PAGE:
May 29th 2014 – The Western Flyer
During recent months all sorts of posts about the Western Flyer kept appearing on my social media streams. However, absorbed as I was in the final few months of my degree studies, I had neither time nor energy to engage with it all. Well, the degree is now finished so I find myself with some time to explore some things that have had to go on the back burner. And one of those things was the Western Flyer.
So what is the Western Flyer then? It’s an upgrade of an existing cycle and pedestrian route that goes from West Swindon to the town centre via Barnfield, Bruce Street Bridges and North Star, bringing you into town across from Holbrook House on Station Rd. It incorporates National Cycle Network Route 45 . The National cycle network is a ‘series of safe, traffic-free lanes and quiet on-road routes that connect to every major city and passes within a mile of 55 per cent of UK homes. It now stretches 14,500 miles across the length and breadth of the UK.
Sustrans developed the concept and coordinates the development of the National Cycle Network, working with Local Authorities and partner organisations to identify future routes and, in some cases, providing the funding to build extensions.
Route 45 of the NCN links Chester with Salisbury via Whitchurch, Ironbridge, Bridgnorth, Droitwich Spa, Worcester, Gloucester, Cirencester and Swindon. The full route travels 270 miles from Chester to Salisbury and takes you via Shrewsbury, Bridgnorth, Worcester, Gloucester, Stroud, Cirencester and Swindon. Read more information about Route 45 here.
Apropos of the gates below: There’s a better photograph of them on this site which says this about them:
The cast iron gate posts date back to the years when this area was occupied by the huge Great Western Railway factory developed in the mid 19th century by Isambard Kingdom Brunel to manufacture everything needed to run a railway. I don’t know the age of these gate posts but they pre-date the second world war and may be even older. Originally they provided access to 24 Shop which I think was used for carriage and wagon repairs.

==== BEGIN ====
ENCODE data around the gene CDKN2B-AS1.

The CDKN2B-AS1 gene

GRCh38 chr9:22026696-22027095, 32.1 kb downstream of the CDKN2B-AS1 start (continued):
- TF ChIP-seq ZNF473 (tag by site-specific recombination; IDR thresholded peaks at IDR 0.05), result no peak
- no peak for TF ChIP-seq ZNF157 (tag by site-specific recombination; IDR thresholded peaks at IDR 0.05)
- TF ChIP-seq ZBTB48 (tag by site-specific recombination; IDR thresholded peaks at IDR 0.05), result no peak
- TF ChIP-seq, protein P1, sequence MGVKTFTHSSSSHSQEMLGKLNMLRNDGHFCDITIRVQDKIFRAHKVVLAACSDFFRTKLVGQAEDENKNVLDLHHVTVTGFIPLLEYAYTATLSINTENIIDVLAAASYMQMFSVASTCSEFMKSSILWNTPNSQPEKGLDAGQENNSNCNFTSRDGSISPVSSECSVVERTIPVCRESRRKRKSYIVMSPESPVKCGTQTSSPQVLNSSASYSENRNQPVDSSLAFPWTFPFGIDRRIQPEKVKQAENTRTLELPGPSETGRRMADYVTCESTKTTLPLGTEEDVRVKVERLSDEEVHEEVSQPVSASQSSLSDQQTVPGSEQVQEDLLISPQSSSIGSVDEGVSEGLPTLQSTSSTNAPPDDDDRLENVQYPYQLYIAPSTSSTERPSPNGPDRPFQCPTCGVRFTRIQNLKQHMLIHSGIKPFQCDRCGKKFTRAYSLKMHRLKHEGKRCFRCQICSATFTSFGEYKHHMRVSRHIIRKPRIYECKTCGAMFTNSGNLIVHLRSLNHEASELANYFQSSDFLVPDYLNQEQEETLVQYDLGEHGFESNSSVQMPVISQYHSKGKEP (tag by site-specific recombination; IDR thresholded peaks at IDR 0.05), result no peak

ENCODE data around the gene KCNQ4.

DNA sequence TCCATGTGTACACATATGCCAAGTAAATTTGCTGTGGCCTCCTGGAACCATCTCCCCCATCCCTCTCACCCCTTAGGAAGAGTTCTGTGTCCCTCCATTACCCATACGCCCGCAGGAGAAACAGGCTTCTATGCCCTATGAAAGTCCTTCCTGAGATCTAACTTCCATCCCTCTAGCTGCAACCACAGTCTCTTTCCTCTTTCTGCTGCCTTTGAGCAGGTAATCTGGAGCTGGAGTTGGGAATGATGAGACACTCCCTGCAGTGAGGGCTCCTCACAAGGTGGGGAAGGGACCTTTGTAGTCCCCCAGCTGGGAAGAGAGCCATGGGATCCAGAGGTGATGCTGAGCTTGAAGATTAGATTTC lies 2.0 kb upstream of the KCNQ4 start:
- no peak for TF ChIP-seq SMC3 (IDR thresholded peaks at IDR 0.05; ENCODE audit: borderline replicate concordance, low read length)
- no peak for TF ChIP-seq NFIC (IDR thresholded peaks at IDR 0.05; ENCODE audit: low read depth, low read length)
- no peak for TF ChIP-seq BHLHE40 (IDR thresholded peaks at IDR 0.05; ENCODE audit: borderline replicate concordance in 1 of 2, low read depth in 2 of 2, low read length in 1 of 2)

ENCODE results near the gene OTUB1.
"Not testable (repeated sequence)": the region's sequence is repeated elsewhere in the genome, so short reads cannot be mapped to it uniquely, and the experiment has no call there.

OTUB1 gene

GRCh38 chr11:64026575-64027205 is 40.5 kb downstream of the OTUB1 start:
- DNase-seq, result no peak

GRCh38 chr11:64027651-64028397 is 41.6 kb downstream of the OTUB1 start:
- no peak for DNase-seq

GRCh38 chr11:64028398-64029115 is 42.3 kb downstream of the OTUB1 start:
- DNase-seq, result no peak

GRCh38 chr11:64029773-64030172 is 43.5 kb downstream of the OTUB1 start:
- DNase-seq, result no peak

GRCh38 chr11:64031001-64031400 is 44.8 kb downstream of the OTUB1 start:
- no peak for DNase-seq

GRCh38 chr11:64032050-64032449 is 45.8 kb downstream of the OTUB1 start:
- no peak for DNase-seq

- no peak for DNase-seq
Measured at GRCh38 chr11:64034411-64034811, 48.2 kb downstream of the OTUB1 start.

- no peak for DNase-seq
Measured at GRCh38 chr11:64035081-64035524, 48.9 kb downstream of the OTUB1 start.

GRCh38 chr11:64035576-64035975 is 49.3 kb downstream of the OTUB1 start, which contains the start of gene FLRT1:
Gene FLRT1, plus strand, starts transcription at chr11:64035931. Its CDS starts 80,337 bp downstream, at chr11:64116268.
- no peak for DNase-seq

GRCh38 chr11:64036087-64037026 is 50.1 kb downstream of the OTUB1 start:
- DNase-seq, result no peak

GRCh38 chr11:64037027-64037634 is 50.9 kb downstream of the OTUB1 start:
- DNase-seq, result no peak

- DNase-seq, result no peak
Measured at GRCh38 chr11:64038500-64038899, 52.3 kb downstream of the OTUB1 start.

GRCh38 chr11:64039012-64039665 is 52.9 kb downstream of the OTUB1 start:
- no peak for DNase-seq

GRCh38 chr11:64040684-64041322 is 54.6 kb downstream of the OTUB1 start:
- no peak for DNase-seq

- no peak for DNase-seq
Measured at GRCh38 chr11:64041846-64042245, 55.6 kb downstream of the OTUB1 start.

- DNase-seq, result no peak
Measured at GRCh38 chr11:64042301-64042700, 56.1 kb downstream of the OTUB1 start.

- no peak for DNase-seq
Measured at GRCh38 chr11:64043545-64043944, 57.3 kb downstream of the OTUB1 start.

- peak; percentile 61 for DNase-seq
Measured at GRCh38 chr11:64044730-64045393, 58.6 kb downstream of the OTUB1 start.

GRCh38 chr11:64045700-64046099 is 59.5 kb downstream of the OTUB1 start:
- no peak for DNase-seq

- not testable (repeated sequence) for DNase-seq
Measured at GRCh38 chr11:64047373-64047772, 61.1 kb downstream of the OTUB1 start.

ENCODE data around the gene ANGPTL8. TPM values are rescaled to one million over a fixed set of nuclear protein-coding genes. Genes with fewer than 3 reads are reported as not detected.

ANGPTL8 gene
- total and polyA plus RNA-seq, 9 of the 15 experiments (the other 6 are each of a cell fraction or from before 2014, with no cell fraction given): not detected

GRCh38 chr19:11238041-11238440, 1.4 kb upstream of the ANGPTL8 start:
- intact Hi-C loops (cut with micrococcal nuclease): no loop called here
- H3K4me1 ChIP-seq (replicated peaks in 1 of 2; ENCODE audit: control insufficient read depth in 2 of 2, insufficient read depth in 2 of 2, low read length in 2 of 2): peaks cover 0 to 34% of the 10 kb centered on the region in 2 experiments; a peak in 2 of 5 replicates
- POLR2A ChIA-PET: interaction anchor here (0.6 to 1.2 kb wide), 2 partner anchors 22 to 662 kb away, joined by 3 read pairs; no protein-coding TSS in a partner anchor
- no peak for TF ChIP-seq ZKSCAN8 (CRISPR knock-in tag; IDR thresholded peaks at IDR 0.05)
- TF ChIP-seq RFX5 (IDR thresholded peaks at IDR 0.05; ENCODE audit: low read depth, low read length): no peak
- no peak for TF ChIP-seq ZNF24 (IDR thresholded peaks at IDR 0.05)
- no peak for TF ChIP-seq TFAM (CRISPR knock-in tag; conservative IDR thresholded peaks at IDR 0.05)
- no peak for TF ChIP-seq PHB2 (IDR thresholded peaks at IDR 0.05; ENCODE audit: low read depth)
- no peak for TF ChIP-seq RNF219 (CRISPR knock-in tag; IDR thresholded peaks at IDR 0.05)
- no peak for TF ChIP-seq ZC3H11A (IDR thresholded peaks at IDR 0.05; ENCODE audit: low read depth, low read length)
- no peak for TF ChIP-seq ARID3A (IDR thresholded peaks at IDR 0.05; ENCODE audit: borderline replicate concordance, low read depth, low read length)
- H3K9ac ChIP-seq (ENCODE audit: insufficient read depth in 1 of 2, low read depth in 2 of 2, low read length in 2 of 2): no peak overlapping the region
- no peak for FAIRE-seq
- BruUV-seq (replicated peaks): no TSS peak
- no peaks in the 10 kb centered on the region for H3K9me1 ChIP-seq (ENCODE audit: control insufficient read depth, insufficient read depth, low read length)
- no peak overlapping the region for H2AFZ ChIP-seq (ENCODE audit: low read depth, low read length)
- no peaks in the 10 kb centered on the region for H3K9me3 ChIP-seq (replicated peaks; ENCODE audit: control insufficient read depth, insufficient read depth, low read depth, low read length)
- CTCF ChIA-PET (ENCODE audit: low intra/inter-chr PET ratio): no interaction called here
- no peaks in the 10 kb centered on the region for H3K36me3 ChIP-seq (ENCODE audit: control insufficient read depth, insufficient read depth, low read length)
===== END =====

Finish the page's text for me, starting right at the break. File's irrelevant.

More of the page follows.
On this stream from Swindon Local you can see a picture of the gates as they once were in 1953 with the infamous ‘white stick man’ along with some other great pics.
Other than the gates, and as Swindon Heritage pointed out, the Western Flyer route has lots of history built into it as it ’emphasises the heritage that’s underfoot (or wheel) wherever you go in Swindon.’ Just one of the things they highlighted is the fact that, just a stone’s throw from the Western Flyer, is the workshop where Swindon’s ‘Hammerman’ poet Alfred Williams spent 25 years working for the GWR.
Born in South Marston, Williams published six books of poetry and a series of books about the area and is renowned at national level for his contribution to preserving the lyrics of folk songs. I was recently on the top floor of the central library chatting with the lovely peeps in the Swindon Local section where I saw a photograph of Alfred Williams.
On a personal level I was surprised and interested to note that Alfred’s wife’s maiden name was Peck – because my maiden name too is Peck and it’s not a name one comes across much. Hardly at all even. Except for in Suffolk, which is where my dad originated, where there seem to be millions of them. In my entire life I have only come across two other Pecks – aside from relatives in Suffolk – with Alfred Williams’ wife making three.
Whenever I go meandering along the Western Flyer, I am struck by the astonishing amount of greenery, natural habitats, bridle paths, play parks and open spaces there are most everywhere one goes in Swindon.